SC allows NLSIU to hold NLAT but stays admission process
NLSIU should not, however, declare results of NLAT or conduct admissions to the university on that basis, for the time being, the top court which was hearing a petition challenging the university’s decision to hold separate entrance test clarified.Updated: Sep 11, 2020 18:38 IST
The Supreme Court on Friday allowed the National Law School of India University, Bengaluru (NLSIU) to hold a separate entrance test, the National Law Aptitude Test (NLAT) on Saturday instead of the Common Law Admission Test (CLAT) for admissions in 2020 to the 5 years integrated LLB programme and the postgraduate LLM programme offered by the university.
NLSIU should not, however, declare results of NLAT or conduct admissions to the university on that basis, for the time being, the top court which was hearing a petition challenging the university’s decision to hold separate entrance test clarified.
The results of the examination and the admission based on it will be subject to the outcome of the case before the apex court, the 3-judge bench headed by justice Ashok Bhushan said. It directed NLSIU to file its response and posted the case for further hearing on September 16.
Admission to LLB courses offered by 22 National Law Universities (NLUs) in different states is based on the CLAT score which is held every year by a consortium of NLUs. CLAT is scheduled to be conducted on September 28.
However, NLSIU decided that it would hold a separate entrance test this year, the NLAT, in view of the delay in conducting CLAT due to Covid-19. A notification was also issued on September 3 announcing its decision to hold NLAT.
“Candidates will be selected on the basis of the aggregate marks secured in an online home-based Entrance Examination known as NLAT. The NLAT 2020 will test applicants for admission to the undergraduate B.A., LL.B. (Hons), and postgraduate LL.M programmes commencing in 2020,” the notification said.
It also made it clear that NLSIU will not accept CLAT 2020 scores for admission for the academic Year 2020-21. According to the notification, NLSIU preferred to opt-out of CLAT this year because it has to complete admissions before the end of September 2020 failing which it will inevitably result in a ‘Zero Year’ with no admission. This is because the NLSIU follows a trimester system with 3 terms of 90 days duration.
“Each term must accommodate 60 hours of classroom instruction in each course and adequately provide for examination and evaluation processes. Further, the academic offering for the 3rd, 4th, and 5th year of the B.A., LL.B programme as well as the LL.M programme is fully integrated and requires a common academic calendar,” the notification explained.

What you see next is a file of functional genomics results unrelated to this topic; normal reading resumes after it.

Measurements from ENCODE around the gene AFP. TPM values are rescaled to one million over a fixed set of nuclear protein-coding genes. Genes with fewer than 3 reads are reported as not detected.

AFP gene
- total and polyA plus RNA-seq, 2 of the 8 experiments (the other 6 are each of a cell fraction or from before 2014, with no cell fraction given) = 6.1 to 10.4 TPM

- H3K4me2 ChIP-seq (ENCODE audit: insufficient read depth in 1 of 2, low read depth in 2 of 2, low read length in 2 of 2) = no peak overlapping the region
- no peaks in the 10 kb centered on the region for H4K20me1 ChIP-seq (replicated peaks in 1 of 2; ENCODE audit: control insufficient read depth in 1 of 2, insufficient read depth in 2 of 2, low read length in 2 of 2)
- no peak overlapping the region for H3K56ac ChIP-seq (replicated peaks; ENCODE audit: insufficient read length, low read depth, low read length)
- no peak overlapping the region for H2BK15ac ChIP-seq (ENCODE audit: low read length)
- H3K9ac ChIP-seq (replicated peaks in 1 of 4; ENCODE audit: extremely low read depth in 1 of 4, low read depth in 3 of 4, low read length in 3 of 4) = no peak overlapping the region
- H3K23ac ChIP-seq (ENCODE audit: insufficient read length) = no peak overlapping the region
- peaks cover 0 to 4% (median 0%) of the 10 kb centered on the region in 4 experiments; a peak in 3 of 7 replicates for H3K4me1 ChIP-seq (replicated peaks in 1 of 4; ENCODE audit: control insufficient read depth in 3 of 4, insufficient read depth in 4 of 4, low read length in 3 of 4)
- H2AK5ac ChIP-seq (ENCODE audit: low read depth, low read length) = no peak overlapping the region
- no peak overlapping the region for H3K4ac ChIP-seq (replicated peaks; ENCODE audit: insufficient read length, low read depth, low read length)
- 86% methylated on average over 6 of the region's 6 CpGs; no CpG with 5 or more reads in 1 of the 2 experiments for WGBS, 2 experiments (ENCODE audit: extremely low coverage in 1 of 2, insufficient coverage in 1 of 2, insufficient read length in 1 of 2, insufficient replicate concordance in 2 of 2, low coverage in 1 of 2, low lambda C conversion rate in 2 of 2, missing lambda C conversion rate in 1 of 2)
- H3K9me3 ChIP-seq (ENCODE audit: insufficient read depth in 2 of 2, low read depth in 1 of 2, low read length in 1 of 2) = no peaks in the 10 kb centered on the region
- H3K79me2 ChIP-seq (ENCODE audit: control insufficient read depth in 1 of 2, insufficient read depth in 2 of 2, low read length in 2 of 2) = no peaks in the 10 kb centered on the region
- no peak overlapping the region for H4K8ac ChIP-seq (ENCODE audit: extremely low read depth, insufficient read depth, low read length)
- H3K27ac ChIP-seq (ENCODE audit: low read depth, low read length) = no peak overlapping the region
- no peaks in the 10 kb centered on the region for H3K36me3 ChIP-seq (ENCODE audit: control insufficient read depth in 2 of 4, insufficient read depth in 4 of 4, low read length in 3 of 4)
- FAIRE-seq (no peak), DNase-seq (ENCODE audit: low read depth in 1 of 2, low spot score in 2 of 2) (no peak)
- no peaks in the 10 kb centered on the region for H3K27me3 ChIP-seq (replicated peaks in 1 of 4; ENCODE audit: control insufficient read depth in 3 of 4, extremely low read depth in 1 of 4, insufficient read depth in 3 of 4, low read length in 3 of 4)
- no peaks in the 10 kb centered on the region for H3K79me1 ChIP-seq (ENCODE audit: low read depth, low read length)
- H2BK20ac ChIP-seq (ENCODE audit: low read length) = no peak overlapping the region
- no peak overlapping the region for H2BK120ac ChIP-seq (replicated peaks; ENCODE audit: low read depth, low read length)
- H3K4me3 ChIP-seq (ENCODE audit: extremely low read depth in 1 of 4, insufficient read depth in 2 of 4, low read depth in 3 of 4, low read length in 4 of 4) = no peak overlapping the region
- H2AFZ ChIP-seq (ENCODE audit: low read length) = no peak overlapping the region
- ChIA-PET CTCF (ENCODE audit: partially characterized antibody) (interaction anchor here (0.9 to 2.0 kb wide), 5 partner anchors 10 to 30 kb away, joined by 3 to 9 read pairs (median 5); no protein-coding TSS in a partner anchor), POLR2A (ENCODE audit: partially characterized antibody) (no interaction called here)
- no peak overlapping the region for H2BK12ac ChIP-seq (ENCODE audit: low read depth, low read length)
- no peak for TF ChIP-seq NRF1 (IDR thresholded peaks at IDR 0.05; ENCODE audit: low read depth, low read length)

Later another notification was issued stipulating technical requirements for writing the exam. As per the notification, candidates should have a computer system with a minimum internet bandwidth of 1 Mbps and exams can be given using laptops or desktops alone with integrated webcam and microphone. Further, only the Windows operating system would be allowed.
Dr. Venkat Rao, who was a former Vice-Chancellor at NLSIU, approached the Supreme Court challenging NLAT stating that the decision taken by the Executive Council of NLSIU to conduct NLAT was illegal and without any legal authority.
Further, the notification mandating technical requirements to give the exam are onerous and cast an unreasonable burden on students, the plea said. A parent of one of the law school aspirants was also a petitioner along with Rao.
Senior counsel Nidesh Gupta appearing for the petitioners on Friday submitted that NLSIU’s decision to hold a separate exam was violative of the MoU signed by the NLUs as well as the by-laws of the consortium.
Senior counsel Arvind Datar, who represented NLSIU, told the court about the difficulties that may arise if NLSIU is not able to complete admissions by the end of September.
“NLSIU follows a trimester system. It has been repeatedly telling (the consortium) not to delay the admission process beyond September because the whole trimester calendar will collapse. It will result in a loss of Rs. 16 crore and will also lead to ‘zero-year’. So, to prevent that, we are holding a separate test. It is only for this year. We will go back to CLAT next year,” he said.
Senior counsel PS Narasimha who was representing the consortium of NLUs submitted that NLSIU’s act can lead to the collapse of the consortium.
“If Your Lordships permit this, the Consortium will collapse,” he said.
The bench which also comprised justices R Subhash Reddy and MR Shah said that the petition raises important issues and needs to be examined in detail.
Meanwhile, the Jharkhand High Court on Friday dismissed a similar petition challenging NLAT. The High Court said that the matter has pan-India ramifications and it will, therefore, not interfere.
Before CLAT was devised, every NLU used to hold its own entrance exam for admitting students. A petition was before the Supreme Court in 2006 citing the difficulties faced by students in writing separate entrance exams for different NLUs. The court passed a series of directions in that case in 2007 pursuant to which 7 NLUS signed a memorandum of understanding in 2008 to hold a single test for admission to all the NLUs.
The first CLAT was conducted in 2008 and later more NLUs joined the fray. By 2015, a total of 16 NLUs was part of CLAT.
The task of holding CLAT fell on one NLU each year in rotation.
Later two petitions came to be filed before the Supreme Court in 2015 and 2018 for streamlining CLAT and establishing a permanent secretariat to manage and conduct CLAT. The directions issued by the apex court in this regard led to the establishment of a permanent CLAT secretariat in Bengaluru in October 2018.